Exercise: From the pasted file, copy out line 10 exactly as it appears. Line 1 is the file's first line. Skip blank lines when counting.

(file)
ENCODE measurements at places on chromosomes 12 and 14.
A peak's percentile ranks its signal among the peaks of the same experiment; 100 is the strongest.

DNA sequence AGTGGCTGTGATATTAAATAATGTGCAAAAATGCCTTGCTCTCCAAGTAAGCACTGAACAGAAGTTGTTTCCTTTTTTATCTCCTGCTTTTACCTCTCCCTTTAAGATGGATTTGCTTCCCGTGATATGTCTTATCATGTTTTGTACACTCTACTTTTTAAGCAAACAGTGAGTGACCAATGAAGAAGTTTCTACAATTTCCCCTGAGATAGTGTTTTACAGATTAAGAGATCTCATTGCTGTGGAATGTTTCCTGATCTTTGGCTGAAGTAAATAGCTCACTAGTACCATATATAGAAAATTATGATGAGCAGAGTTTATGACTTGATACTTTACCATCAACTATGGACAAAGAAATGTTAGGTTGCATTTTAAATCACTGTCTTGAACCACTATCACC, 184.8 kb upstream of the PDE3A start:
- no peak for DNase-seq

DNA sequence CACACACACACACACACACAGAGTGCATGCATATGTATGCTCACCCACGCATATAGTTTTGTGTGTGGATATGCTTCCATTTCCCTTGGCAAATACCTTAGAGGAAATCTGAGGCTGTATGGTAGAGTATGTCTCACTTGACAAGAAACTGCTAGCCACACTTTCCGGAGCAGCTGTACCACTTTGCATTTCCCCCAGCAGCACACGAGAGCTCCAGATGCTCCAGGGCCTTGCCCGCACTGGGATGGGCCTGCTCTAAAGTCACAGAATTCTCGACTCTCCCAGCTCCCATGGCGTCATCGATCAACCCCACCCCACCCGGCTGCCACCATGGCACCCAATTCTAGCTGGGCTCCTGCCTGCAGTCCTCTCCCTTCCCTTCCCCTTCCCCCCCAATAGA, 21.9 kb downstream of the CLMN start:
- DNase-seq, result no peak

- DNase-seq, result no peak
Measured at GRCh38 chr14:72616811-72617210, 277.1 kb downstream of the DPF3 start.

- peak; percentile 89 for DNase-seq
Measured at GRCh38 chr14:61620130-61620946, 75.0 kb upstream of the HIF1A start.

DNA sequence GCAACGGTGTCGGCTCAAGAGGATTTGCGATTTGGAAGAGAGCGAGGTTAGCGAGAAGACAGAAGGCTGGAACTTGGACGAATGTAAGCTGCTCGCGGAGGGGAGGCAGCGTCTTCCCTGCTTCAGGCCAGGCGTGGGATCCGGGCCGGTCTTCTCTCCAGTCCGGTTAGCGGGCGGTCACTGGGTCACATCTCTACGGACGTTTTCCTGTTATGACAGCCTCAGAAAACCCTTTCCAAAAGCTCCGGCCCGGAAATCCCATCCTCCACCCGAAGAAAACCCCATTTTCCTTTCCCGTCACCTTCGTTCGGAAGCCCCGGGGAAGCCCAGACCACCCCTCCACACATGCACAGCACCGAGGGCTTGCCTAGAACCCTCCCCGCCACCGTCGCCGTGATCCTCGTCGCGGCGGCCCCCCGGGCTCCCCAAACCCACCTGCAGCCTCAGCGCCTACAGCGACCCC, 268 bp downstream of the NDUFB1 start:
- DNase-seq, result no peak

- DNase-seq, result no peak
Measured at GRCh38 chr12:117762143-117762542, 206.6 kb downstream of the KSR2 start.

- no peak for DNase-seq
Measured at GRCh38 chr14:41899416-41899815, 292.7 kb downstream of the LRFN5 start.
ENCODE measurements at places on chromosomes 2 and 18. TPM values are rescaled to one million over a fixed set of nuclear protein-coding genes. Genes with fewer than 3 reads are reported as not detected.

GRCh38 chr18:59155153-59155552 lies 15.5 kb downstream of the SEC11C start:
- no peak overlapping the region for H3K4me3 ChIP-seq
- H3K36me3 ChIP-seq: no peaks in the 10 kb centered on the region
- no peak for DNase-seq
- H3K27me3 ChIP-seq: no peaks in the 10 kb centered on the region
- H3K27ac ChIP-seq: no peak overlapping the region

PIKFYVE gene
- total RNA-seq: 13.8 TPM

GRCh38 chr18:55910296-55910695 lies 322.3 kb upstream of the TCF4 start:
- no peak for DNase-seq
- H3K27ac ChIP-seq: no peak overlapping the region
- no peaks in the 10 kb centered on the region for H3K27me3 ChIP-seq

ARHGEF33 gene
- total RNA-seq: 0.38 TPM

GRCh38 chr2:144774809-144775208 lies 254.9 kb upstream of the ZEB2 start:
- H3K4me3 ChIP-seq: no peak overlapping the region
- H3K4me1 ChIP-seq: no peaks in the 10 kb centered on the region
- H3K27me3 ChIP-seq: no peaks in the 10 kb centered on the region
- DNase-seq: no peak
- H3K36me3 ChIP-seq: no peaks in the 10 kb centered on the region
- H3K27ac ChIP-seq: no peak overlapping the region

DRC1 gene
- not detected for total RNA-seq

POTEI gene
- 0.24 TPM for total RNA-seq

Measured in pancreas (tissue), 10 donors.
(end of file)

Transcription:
Measured at GRCh38 chr14:61620130-61620946, 75.0 kb upstream of the HIF1A start.